- Know what your business is worth. Don’t even think about selling until you know what your business should sell for. Are you prepared to lower your price if necessary?
- Prepare now. There is an often-quoted statement in the business world: “The time to prepare your business to sell is the day you buy it or start it.” Easy to say, but very seldom adhered to. Now really is the time to think about the day you will sell and to prepare for that day.
- Sell when business is good. The old quote: “The time to sell your business is when it is doing well” should also be adhered to. It very seldom is – most sellers wait until things are not going well.
- Know the tax implications. Ask your accountant about the tax impact of selling your business. Do this on an annual basis just in case. However, the tax impact is only one area to consider and a sale should not be predicated on this issue alone.
- Keep up the business. Continuing to manage the business is a full-time job. Retaining the best outside professionals is almost a must. Utilizing a professional business intermediary will allow you to spend most of your time running your business.
- Finally, in the words of many sage experts, “Keep it simple.” Don’t let what looks like a complicated deal go by the boards. Have your outside professionals ready at hand to see if it is really as complicated as it may look.
In many cases, the sale of a small company is “event” driven. That is, the reason for sale is often an event such as a health decline or illness, divorce, partnership issues, or even a decline in business.
A much more difficult reason for selling is one in which the owners simply want to retire and live happily ever after. Here is the problem:
Suppose the owners have a very prosperous distribution business. They each draw about $200,000 annually from the business plus cars and other benefits. If the company sold for $2 million, let’s say after debt, taxes and closing expenses, the net proceeds would be $1.5 million. Sounds good, until you realize that the net proceeds only represent about 3 1/2 years of income for each (and that doesn’t include the cars, health insurance, etc.). Then what?
The above scenario is not atypical, especially in small companies. These are solid companies that provide a very comfortable living for two owners. In the above example, the owners obviously decided they couldn’t sell because it didn’t make economic sense to them. The business was worth much more to the owners than to any outside buyer. Perhaps they thought that an intermediary could produce a buyer who would be willing to pay far more than the business was worth. But, the M&A market is a fairly efficient one.
So, what should they do?
The downside is that competition could enter the fray and their business would not bring in the same cash flow.
The business could also suffer because the owners are not continuing to build it. They apparently want to retire and take life easy, and this mind-set could dramatically undermine the business.
If the owners are forced to sell the business because it is declining, they, most likely, won’t even receive the $2 million they might have received earlier.
On the other hand, the owners, ready to begin their happily ever after, could bring in a professional manager. This addition would cut their earnings slightly to pay for the new manager, but it would also reduce their responsibilities and give the business a chance to grow with new energy and ideas.
Surprise #1: Substantial Time Commitment
In the real estate business, once the owner engages the broker there is very little for the owner to do until the broker presents the various offers from the potential buyers. In the M&A business, there is a substantial time commitment required of the CEO/Owner in order to complete the sale properly, professionally and thoroughly. The following examples are worth noting:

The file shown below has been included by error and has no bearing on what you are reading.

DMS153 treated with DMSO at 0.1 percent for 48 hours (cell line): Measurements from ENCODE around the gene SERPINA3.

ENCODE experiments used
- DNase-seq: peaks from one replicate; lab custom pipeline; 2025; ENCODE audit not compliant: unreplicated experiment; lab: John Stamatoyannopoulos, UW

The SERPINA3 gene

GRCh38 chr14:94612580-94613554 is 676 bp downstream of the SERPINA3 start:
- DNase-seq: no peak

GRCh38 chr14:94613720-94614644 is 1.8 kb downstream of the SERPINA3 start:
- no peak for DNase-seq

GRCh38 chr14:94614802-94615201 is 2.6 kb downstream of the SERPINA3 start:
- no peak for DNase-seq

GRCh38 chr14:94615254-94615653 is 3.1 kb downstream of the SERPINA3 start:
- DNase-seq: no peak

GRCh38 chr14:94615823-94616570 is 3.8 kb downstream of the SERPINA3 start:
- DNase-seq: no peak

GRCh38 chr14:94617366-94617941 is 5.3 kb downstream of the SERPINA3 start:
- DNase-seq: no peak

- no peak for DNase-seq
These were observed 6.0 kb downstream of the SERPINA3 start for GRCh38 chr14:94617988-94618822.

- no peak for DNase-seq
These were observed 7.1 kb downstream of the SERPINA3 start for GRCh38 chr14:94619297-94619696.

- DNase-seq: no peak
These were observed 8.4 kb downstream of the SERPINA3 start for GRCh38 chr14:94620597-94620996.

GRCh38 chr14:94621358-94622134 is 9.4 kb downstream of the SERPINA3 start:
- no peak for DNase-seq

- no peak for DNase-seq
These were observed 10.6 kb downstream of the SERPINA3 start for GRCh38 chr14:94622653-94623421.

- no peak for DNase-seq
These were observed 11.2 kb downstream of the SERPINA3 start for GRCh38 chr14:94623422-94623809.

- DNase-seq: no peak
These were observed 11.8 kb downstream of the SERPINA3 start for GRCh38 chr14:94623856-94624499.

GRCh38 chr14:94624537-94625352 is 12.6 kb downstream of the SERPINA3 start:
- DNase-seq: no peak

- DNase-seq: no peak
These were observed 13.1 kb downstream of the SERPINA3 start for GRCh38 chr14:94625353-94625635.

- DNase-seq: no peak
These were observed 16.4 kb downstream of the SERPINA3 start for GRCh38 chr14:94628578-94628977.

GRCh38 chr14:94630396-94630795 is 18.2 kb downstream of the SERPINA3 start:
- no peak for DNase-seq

This 30 + page document is the cornerstone of the selling process because most business intermediaries expect the potential acquirers to submit their initial price range based on the information presented in this memorandum. The intermediary will heavily depend on the CEO/Owner to supply him or her with all the necessary facts.
Suggestions of Potential Acquirers:
Chances are that the sales manager is the only person who knows the best companies to contact and those not to contact (competitors). Arguably, this information should be mostly supplied by the intermediary, but as a thorough team effort, the CEO/Owner should play a major role in this endeavor.
Assuming the intermediary conducts the normal process of boiling down the bidders to 4 or 5 potential acquirers, it is then customary to have management presentations before the final bids are submitted. In order to help extract the best offers, it is advisable that the CEO show the benefits of combining the acquirer and seller and/or the future upside for the selling company.
Surprise #2: The Need to Enjoin Other Employees in the Process
A number of owners selling their company are paranoid about a confidentiality leak regarding the sale of their company. In fact, some owners prefer that no other person in the organization is aware of the pending sale of the company. At a bare minimum, the CFO and Sales Manager should be informed. The CFO will be asked to pull all the financials together, to supply projections, to articulate reconstructed earnings (add-backs) and to supply monthly statements…all of which suggest that the company is being sold. The Sales Manager will be asked to supply the names of synergistic companies in or around the particular industry. And, perhaps, the CEO’s secretary will be asked to set up a “war room” where all legal and contractual information is assembled for the buyer’s due diligence team. In order to protect the company from confidentiality leaks and assure retention of key employees, the CEO/Owner should implement “stay agreements” for these key employees.
Surprise #3: The Need to Maintain, or Accelerate, Sales
The tendency for some owners is to become so distracted with the M&A process that they take their “eye off the ball” in running the business on a daily basis. Potential acquirers will be watching the monthly sales reports like a hawk to see if there is a turn-down in business. Acquirers become very apprehensive when they see a recent downward trend in the company they are about to acquire and may, as a result, want to negotiate a lower price.